Do I need a financial advisor as a freelancer?
It depends. Doesn’t it always? Here’s how to determine what’s right for you.
Probably not, if you’ve got nothing to manage
Financial advisors do cost money. Miner-Swartz pays hers about $650 a year. And they primarily help you figure out what to do with your savings and other assets. If you have no savings, no assets, and no money to pay for a financial advisor, well, you may not be ready yet.
“In this case, it’s best to DIY a financial plan by leveraging free resources online,” Chen-Tournay says. “Of course, this may take longer or it may not be as effective, but without a safety net or a healthy cash flow, it doesn’t make sense to add more expenses to an already tightened pocket. Plus, the cost of hiring a financial advisor can be hefty and may not guarantee success.”
Probably, if you’ve got savings
If you do have some money to manage, investing it with the help of a financial advisor could result in exponential returns over letting it sit in a savings account. Plus, they help you determine how much should you be putting into savings and investments now to meet your financial goals, like actually retiring someday.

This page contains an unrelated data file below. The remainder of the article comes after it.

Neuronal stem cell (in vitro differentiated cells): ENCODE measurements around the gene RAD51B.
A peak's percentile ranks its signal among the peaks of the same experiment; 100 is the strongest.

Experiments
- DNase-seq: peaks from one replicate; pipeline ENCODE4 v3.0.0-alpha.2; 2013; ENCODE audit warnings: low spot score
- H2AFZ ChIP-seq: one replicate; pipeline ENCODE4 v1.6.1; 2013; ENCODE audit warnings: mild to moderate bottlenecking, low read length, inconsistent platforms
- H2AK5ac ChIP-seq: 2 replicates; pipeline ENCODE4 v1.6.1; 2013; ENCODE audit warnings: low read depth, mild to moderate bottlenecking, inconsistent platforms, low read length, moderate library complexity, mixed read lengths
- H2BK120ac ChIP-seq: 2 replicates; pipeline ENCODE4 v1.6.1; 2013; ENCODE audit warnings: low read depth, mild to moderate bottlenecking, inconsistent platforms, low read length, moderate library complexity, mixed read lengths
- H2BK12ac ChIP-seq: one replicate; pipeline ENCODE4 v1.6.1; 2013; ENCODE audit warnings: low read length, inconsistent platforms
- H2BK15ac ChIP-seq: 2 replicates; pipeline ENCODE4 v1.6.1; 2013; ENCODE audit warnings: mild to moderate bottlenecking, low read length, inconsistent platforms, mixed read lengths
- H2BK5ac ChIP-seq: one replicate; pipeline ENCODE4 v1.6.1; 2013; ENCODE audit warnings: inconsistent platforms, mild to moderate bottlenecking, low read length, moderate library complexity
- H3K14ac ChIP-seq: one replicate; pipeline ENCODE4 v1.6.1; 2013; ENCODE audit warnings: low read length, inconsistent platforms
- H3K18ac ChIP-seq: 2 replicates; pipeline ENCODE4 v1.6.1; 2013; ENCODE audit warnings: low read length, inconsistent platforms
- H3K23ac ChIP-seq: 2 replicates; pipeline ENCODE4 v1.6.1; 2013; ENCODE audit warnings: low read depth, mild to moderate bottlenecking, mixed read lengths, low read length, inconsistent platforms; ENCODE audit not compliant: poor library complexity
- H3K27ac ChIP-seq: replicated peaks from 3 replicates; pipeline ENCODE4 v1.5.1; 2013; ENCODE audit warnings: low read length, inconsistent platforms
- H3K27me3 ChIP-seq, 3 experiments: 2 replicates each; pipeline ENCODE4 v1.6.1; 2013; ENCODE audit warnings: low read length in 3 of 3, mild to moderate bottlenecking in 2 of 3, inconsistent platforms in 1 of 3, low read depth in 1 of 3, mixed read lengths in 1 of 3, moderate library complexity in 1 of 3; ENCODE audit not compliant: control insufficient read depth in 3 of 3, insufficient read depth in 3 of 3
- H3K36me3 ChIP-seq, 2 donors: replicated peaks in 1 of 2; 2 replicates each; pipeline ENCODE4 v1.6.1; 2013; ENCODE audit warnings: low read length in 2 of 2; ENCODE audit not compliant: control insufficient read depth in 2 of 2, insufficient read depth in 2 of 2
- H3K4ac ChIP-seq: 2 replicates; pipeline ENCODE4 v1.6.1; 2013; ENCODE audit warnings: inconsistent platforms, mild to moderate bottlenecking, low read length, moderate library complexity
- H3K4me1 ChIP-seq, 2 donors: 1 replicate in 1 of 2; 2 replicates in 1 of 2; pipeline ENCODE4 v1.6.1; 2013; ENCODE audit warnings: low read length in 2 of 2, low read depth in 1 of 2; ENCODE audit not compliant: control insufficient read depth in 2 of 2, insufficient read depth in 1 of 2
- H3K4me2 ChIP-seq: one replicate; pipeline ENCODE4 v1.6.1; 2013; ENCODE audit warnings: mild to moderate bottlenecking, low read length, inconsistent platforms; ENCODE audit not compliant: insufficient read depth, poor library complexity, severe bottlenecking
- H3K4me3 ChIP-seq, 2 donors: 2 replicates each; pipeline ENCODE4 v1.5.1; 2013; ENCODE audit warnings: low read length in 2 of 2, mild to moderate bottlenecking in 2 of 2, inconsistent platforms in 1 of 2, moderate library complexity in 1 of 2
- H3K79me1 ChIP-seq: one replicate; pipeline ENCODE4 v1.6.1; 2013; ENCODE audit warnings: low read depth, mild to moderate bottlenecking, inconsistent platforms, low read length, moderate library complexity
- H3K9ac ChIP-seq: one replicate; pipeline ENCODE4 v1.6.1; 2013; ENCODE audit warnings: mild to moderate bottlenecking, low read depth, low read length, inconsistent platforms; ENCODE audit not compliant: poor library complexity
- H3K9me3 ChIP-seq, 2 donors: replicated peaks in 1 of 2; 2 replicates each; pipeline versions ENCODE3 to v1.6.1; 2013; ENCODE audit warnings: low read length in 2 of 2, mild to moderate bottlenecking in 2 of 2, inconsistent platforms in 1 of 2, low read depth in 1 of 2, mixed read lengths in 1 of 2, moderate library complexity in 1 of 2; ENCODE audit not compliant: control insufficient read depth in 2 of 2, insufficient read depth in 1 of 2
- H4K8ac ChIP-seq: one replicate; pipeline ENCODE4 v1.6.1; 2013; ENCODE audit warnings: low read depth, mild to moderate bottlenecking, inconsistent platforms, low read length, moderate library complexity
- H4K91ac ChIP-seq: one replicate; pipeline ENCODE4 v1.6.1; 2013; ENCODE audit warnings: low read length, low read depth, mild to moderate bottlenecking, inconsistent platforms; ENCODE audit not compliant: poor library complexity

For employees with an employer-sponsored retirement account, following the instructions and transferring money from your check is pretty straightforward. But as Miner-Swartz found once becoming a freelancer, no one is matching funds or putting any thought into your retirement but you. And that’s a little scary. Her advisor helped make the transition smooth.
“She has taken my previous funds and enrolled them into something new for me, and now we’re making choices about how to invest that, and she’s saying, ‘Here are the tax implications for what you can personally put into it now with your own money. Here’s the maximum you can invest for the year and the tax advantages for doing that.”
Probably, if you experience a windfall
Freelance writer and author from Chicago Jennifer Billock suddenly had money on her hands after selling her house following a divorce. She contacted a financial advisor her dad recommended and was delighted with the experience.
“I wanted to make sure I was being wise with the money,” she says. “My FA has been able to explain things to me in plain language and help personalize a plan for my needs so I can feel financially secure.”
Billocks’ plan included putting the majority of the money into a high-yield savings account. And now she put money stocks, an IRA, and life insurance every month with his guidance.